‡ in ‡ memoriam ‡ François ‡ Badoud ‡
FRANCISCI MAGNVS AMOR – Exploring the great love of a collector and enthusiast of early keyboard instruments
Historic keyboard instruments
are not always easy things to like. The trouble starts, especially with plucked instruments, with the choice of plectra, made generally from quills. If they are too soft or too hard, it becomes difficult to articulate properly. The aim is to find a golden mean, but this becomes impossible if the touch is to be equal over the whole keyboard—in this case forty-five keys.
But should uniformity be a goal anyway? It’s hard to imagine the instrument makers of old limiting themselves in that way. If you choose animal-based materials for the plectra which pluck the strings and boar bristle for the jack springs, plus felt or leather dampers, the instrument develops an unpredictable life of its own which is compounded by the movement of the different types of wood—from the case and keyboard to the soundboard itself—according to ambient temperature and humidity. In short, historic keyboard instruments demand far more loving care and attention even than young children.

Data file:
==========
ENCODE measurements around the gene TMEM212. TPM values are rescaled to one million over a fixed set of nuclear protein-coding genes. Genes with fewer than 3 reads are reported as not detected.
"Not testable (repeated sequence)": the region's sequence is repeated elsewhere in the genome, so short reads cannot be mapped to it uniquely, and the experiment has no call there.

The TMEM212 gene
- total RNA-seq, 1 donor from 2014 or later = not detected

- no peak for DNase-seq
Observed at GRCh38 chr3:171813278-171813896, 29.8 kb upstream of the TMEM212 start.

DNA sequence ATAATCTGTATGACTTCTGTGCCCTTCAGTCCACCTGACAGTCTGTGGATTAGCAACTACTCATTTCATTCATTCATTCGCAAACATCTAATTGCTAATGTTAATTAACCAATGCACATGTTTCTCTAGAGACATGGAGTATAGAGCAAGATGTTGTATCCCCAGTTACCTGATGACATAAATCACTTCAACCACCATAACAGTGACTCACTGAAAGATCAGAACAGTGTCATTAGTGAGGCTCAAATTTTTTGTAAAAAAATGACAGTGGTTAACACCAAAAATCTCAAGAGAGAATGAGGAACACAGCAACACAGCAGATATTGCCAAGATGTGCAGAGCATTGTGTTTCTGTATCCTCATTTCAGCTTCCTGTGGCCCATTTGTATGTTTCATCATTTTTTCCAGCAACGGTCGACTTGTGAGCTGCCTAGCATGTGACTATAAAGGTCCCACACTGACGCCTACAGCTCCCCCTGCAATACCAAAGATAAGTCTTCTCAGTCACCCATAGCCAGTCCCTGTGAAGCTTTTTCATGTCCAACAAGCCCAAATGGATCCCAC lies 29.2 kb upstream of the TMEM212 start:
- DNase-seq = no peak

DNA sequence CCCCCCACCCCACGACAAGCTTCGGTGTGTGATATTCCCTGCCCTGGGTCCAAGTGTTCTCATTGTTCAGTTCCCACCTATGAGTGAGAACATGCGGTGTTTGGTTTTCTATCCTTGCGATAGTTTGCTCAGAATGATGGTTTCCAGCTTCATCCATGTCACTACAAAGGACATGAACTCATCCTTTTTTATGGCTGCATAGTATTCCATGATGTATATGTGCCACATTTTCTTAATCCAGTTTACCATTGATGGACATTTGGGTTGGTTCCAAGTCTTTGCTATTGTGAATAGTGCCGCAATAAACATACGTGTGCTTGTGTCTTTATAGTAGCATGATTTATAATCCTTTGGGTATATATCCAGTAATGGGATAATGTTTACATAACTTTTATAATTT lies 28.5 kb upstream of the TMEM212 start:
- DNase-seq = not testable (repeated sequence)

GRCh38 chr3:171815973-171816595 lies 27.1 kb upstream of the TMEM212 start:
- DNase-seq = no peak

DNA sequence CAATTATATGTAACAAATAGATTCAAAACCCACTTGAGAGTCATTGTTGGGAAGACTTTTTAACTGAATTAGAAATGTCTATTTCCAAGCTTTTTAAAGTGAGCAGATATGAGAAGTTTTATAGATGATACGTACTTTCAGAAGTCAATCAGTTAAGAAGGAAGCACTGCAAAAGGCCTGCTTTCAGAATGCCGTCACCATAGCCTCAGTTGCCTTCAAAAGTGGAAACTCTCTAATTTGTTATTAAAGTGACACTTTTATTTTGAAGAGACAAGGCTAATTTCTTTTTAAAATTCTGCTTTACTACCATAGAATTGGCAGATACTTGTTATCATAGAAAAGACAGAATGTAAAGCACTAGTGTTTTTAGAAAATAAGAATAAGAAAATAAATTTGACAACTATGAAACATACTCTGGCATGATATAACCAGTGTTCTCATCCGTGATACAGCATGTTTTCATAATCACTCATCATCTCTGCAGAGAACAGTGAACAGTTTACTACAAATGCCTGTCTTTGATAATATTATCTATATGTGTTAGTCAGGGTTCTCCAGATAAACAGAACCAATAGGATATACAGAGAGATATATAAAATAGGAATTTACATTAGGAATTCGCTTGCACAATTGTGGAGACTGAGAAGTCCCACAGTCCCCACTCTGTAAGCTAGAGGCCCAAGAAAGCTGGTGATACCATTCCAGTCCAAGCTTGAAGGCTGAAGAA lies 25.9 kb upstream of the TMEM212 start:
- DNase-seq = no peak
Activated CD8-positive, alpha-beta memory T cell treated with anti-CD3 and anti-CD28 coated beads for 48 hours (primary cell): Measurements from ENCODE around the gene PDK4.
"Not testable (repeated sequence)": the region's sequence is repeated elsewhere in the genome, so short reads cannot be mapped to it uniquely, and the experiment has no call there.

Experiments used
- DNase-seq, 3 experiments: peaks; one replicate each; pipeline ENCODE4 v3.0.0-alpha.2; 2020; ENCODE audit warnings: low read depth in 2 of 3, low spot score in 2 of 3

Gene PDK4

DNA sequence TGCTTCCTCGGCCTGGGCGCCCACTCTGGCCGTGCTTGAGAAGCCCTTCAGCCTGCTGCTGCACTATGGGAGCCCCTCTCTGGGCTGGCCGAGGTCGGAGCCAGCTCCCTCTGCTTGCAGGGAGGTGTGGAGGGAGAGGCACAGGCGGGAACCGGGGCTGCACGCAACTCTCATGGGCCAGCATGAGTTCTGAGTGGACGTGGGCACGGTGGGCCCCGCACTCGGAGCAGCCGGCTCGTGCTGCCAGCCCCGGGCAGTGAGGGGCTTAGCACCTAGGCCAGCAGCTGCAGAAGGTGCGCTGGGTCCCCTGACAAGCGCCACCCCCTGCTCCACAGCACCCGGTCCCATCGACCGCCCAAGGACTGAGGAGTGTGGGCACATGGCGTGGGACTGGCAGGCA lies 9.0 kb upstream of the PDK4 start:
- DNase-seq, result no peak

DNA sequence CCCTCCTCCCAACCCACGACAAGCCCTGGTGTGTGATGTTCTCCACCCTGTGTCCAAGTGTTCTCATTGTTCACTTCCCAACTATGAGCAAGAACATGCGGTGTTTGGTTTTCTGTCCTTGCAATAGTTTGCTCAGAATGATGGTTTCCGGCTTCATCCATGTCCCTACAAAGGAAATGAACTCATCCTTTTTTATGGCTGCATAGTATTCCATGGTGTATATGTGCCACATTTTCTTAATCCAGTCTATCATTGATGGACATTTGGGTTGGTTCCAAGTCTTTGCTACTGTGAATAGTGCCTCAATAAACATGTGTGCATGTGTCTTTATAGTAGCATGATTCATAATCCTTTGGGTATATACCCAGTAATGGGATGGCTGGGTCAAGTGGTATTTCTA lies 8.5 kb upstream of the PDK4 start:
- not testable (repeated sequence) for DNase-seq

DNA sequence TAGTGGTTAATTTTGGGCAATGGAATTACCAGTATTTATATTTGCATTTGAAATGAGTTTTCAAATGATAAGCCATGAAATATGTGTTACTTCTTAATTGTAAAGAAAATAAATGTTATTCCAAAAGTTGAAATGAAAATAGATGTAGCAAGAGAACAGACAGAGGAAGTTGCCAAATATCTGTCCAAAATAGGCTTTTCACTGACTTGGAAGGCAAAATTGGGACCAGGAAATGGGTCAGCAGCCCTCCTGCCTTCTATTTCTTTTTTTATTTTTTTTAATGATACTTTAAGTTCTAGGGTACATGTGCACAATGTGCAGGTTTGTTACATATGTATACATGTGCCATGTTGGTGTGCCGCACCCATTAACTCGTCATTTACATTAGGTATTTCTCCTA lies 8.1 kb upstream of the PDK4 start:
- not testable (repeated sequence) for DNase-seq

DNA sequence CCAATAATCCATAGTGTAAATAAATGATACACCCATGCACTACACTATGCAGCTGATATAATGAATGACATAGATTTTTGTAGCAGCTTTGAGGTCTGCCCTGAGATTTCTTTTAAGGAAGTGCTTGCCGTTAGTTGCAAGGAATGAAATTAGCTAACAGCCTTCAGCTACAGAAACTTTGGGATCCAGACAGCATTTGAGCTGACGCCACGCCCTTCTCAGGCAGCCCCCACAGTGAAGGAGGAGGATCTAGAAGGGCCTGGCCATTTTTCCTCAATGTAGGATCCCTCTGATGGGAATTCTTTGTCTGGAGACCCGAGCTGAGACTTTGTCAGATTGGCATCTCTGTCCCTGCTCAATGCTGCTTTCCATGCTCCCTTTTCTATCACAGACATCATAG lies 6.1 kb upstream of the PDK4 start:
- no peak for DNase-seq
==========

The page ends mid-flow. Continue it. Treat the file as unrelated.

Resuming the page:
But players and listeners alike may discover an endless cosmos of nuances, including the unavoidable mechanical noises too, if they are willing to cope with all these idiosyncrasies.
As always, the two original instruments featured here are conceived for the musical demands of the renaissance and early baroque. Their range, with a «short octave» in the bass, corresponds to a standard that remained in force over centuries on both sides of the Alps.
Even the layman will notice that both instruments seem to sound stronger in their low and middle registers whereas the intensity of sound, for all its transparency, diminishes in the higher registers. This will be nothing new for music lovers who will be familiar with it from the example of renaissance organs.
Apart from a transparency they have in common, the harpsichord and virginals otherwise differ completely in sound. The virginals are characterised by an earthy timbre, rich in fundamentals, manifested by the frequent nomenclature «arpicordo» in Italy. In comparison, at first hearing the harpsichord sounds much more monosyllabic. Yet sharply attuned ears will discover a mysteriously colourful world in the intimate tones of this instrument with its single 8 foot register.
We owe thanks to generations of musicians and connoisseurs such as François Badoud, in whose hands both Italian instruments are preserved for now and in the future, for «rescuing» these rhythmically and polyphonically iridescent sounds for us today.
Sadly, François Badoud passed away during the preparation of this production in January 2020. He can be assured of our gratitude.
16 January 2020